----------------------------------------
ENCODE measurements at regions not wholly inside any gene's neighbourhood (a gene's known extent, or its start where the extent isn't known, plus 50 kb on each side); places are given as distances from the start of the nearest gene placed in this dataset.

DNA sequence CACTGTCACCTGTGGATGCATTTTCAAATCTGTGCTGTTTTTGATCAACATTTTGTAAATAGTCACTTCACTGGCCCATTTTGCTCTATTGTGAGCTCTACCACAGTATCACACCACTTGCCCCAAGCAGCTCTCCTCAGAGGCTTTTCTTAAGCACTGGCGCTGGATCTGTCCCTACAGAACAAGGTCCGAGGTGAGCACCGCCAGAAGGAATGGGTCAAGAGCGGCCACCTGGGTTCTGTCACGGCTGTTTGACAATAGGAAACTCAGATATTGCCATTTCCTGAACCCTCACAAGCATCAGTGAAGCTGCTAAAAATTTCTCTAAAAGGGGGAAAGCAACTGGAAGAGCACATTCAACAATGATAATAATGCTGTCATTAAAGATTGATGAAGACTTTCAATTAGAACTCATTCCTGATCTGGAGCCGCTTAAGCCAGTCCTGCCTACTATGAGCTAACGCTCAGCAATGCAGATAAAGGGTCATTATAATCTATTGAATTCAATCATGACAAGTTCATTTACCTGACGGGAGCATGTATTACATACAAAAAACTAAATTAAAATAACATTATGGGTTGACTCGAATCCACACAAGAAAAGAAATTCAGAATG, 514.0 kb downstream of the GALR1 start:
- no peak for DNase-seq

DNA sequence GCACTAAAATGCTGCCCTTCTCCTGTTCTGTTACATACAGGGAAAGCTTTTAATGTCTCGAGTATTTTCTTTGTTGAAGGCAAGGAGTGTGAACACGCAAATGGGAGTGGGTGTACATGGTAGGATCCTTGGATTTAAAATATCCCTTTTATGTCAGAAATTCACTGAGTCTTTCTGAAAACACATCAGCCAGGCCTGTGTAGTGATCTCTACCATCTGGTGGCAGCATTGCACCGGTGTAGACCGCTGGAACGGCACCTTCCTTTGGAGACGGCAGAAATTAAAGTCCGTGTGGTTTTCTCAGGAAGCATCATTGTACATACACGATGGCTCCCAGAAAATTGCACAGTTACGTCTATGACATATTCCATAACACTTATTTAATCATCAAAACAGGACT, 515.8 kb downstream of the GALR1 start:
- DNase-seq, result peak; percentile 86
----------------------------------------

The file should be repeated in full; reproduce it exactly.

ENCODE measurements at regions not wholly inside any gene's neighbourhood (a gene's known extent, or its start where the extent isn't known, plus 50 kb on each side); places are given as distances from the start of the nearest gene placed in this dataset.

DNA sequence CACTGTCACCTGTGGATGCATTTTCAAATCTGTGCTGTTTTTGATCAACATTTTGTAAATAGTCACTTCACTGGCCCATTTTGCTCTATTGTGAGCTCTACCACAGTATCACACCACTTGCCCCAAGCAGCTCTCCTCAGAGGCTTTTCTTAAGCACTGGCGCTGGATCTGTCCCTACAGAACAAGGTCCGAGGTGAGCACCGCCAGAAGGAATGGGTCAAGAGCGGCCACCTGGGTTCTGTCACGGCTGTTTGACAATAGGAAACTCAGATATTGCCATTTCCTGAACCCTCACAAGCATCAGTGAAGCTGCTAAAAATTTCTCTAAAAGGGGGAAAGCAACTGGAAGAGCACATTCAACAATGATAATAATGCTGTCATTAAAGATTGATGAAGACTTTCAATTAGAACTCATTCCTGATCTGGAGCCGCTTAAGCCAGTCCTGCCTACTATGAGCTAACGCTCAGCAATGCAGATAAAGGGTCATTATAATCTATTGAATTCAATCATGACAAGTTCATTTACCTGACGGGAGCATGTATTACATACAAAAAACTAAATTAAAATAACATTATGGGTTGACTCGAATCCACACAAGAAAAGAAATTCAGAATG, 514.0 kb downstream of the GALR1 start:
- no peak for DNase-seq

DNA sequence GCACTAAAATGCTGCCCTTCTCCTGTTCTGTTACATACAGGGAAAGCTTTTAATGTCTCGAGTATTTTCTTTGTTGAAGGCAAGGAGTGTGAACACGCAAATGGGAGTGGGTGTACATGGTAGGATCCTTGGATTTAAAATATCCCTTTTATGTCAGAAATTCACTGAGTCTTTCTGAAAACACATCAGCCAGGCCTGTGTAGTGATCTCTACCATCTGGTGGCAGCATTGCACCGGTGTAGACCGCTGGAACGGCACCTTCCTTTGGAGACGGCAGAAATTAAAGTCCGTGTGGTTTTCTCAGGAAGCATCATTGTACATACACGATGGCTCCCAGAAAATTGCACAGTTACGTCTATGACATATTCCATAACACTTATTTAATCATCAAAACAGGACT, 515.8 kb downstream of the GALR1 start:
- DNase-seq, result peak; percentile 86